Black History is history that should be taught to everyone. No matter how uncomfortable it may be. There is a saying that “If you don’t learn from history, you are doomed to repeat it”. Now, as a Black Female, I’m not here to lecture. Writing on this subject is very complex, but it’s ironic I’m writing this as I’m taking an African American Studies currently at Moorpark College. This comes from a mom’s perspective of why it’s so important. 

Black History

One of the things that Black History teaches our children is to not only stand up for those who aren’t being treated fairly but it also teaches how we have benefitted as a society from historic movements.  

One major example is the Civil Rights Movement within the US. When you fully dive into who joined with the movement, the reasons for the movement, and how it wasn’t just to benefit Black folks, but the disabled, underemployed, and disadvantaged, it gives a new view on why making sure we teach Black History fully. I know for some one issue if the graphic details of what our children see and learn about. 

The thing about that argument is realizing our children see more than we think. Now am I saying that looking at deceased people is ok? Not at all. It’s taking the responsibility to explain how we got here and how to not make the same mistakes. On the other end of history, we do a disservice not teaching the positives of why this movement needed to happen and continues to this very day.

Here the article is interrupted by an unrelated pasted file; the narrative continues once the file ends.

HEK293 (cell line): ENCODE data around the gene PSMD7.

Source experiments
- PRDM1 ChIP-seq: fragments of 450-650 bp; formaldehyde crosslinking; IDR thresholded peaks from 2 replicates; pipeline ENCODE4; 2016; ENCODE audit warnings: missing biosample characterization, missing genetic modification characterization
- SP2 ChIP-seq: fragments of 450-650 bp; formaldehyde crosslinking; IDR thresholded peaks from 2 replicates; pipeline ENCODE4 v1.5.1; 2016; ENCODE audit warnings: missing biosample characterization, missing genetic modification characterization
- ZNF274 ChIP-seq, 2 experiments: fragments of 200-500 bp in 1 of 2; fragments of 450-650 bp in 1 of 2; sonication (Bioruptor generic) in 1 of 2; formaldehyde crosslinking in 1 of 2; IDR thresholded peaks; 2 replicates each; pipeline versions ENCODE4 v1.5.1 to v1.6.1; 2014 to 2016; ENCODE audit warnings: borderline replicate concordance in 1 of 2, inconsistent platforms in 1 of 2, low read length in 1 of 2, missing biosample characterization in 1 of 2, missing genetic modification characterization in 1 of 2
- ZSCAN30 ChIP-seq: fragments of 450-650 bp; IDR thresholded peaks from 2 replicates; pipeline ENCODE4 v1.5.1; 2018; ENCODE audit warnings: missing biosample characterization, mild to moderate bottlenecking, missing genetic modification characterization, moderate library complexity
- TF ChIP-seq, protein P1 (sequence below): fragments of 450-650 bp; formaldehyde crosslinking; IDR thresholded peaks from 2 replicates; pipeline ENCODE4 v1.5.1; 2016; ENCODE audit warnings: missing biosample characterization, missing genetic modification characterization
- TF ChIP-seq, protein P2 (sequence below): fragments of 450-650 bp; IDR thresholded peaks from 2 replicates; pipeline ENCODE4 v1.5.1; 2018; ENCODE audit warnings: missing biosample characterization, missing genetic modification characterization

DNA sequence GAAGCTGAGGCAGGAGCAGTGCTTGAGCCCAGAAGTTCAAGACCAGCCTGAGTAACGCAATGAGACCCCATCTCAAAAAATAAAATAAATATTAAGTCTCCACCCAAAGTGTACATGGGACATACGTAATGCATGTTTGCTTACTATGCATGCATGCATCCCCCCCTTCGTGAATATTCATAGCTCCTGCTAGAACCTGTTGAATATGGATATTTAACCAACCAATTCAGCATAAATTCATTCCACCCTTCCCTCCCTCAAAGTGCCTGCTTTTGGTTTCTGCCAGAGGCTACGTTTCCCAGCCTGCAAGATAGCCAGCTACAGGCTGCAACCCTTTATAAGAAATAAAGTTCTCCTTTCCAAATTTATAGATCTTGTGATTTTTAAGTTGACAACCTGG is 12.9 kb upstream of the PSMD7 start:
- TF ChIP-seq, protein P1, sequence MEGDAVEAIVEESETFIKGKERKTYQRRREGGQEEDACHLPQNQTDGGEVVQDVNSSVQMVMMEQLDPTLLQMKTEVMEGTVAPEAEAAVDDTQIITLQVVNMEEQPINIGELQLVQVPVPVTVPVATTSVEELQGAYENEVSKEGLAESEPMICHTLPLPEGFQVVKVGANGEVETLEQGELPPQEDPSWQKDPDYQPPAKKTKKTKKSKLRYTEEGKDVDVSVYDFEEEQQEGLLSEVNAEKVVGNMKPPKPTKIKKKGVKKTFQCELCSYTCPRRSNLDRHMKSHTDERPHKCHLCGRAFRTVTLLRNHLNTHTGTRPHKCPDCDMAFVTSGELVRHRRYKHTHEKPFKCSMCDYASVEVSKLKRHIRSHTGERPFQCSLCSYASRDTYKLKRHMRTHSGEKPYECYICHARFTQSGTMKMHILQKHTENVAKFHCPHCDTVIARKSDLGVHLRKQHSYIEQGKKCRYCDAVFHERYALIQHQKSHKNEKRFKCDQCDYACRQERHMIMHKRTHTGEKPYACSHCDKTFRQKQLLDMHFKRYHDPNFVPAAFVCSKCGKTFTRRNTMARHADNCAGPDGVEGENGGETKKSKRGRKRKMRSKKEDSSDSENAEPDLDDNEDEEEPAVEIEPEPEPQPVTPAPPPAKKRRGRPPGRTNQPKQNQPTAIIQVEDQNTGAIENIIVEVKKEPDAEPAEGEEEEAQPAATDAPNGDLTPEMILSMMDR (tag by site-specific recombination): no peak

Example, prior to the movement of the Black Panthers, free breakfasts or lunches weren’t a discussion. If you were unemployed or poor, you were just on your own. Now, of course, the Panthers started in Oakland and spread throughout the US, but they were hated as a social political group. The free breakfast/lunch program was started by this group, and benefitted not only Black inner-city students, but eventually anyone who couldn’t afford to pay for something that seems like common sense. We, in California, took that a step further by offering this to everyone who attends k-12 schools, no questions asked.  

Not teaching about this is a great way for future generations to not take the simple things seriously. Black History benefits everyone. Understanding that chattel slavery was horrible. Understanding the social construction of race and stereotypes does not benefit anyone in society. Learning that not only being different is great, but respecting what differences are brought to the table helps everyone. Learning what happened in the past helps future generations to correct what we do as a society to treat everyone with equality and equity. 

“We need to reframe the stance of being a melting pot. It means to assimilate to one big pot to conform. It erases the culture and history of other groups. We need to be more like tossed salad. Each vegetable brings greatness to the bowl to make the salad beautiful and rich based on being different. The goal of this country being the project it has the potential to be is being that tossed salad. Not erasing culture and history. You learn to respect both, embrace both, pass down the lessons and history so no one forgets and that future generations have something to be proud of”. – Oliver Adams Jr. 

If we as mothers can start looking as Black History that way, the good, bad, and ugly, our children, and their children will benefit from it all. It then becomes American History, not an elective but what is needed to be a productive human being. 


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